uber-background-checks
Here’s a fun lesson for “cult of disruption” companies: When you build an entire business around evading the law, there’s a chance some of your “employees” might… uh… internalize that message.

The Washington Post reports the terrifying ordeal experienced by Uber rider Ryan Simonetti who was kidnapped by his driver and taken on a high speed chase to evade a DC taxi inspector.

“It was like an episode of ‘Cops,’” Simonetti said. “We’ve all seen the ‘Cops’ episode. This only ends two ways. Either the car crashes or the guy jumps out and runs. And he had plenty of opportunities to slow down and jump out and run, and he wasn’t doing that.” Simonetti said they drove for eight to 10 minutes.

He and his colleagues were yelling at the driver throughout, asking him to just slow down enough so that they could jump out of the car. The driver, he said, narrowly missed hitting other cars multiple times but insisted that if he stopped he would get a $2,000 fine.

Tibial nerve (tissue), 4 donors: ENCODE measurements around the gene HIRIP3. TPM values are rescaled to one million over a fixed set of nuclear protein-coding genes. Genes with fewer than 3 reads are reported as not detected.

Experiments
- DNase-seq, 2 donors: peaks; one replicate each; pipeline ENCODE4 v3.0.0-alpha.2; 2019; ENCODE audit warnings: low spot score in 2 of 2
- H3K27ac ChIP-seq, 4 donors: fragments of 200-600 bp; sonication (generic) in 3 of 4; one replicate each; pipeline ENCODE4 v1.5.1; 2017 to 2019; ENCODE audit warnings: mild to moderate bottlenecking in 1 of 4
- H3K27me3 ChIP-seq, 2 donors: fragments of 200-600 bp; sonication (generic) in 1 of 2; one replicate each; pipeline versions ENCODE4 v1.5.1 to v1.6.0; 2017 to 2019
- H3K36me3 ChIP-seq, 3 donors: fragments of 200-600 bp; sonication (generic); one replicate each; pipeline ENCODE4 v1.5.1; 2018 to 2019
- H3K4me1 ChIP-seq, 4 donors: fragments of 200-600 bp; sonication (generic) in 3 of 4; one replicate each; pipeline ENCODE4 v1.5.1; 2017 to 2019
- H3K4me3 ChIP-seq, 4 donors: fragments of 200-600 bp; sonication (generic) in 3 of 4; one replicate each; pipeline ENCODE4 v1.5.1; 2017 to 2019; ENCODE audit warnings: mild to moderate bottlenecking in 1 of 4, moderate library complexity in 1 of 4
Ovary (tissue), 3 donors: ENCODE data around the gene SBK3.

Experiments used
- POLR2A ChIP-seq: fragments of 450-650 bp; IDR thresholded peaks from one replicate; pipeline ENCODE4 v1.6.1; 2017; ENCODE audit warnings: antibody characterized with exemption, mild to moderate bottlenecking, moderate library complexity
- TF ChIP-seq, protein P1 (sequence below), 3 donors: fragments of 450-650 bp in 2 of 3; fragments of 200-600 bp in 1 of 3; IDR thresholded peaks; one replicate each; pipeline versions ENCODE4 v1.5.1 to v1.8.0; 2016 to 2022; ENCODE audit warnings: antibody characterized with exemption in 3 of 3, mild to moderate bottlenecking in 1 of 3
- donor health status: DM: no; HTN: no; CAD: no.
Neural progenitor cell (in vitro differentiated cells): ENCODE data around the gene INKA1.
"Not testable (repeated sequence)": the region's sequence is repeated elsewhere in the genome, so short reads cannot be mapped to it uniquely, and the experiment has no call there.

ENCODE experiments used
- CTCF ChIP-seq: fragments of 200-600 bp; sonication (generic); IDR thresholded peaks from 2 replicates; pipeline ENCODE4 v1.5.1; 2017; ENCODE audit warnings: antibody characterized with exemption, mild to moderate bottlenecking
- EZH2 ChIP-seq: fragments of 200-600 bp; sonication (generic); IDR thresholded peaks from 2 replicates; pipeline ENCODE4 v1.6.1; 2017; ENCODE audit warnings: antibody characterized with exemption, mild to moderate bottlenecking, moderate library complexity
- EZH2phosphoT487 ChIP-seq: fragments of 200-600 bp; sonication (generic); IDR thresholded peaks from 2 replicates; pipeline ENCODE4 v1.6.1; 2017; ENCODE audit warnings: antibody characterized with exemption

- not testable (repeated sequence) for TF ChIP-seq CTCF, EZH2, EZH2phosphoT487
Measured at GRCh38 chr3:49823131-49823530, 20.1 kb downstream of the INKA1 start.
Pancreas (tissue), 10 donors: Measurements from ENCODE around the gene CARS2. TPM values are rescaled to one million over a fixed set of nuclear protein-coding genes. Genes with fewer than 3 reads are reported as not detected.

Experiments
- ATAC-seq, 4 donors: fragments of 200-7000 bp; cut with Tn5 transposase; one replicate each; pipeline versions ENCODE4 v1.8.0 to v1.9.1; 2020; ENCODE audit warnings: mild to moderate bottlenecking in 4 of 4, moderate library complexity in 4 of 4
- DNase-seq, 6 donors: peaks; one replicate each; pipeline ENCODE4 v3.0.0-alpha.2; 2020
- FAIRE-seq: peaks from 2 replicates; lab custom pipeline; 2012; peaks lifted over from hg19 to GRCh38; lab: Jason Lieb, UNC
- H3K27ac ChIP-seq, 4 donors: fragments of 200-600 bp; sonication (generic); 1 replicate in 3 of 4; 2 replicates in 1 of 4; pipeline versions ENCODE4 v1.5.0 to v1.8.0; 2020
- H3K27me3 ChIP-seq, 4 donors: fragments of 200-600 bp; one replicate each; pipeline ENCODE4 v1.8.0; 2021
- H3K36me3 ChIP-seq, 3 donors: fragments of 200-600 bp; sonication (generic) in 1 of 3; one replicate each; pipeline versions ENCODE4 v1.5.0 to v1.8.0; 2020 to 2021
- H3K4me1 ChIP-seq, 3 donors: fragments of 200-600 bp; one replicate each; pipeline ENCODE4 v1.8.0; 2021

Remarkably, Simonetti says he’ll continue to take Uber, but worries about driver background checks.

“The question is what the vetting process is for drivers?” he said. “As they get [bigger], how do you prevent stuff like that from happening? How do you screen crazy people out?”

The answer, as Pando readers know, that they often don’t. As we’ve previously reported, until recently, Uber was not carrying out the background checks they claimed to be doing, and had cleared at least two convicted felons to drive. The company subsequently pledged to enhance their checks, although it remained unclear if the new checks are actually working.

It certainly seems like the company still has some work to do.

[illustration by Cam Floyd for Pando]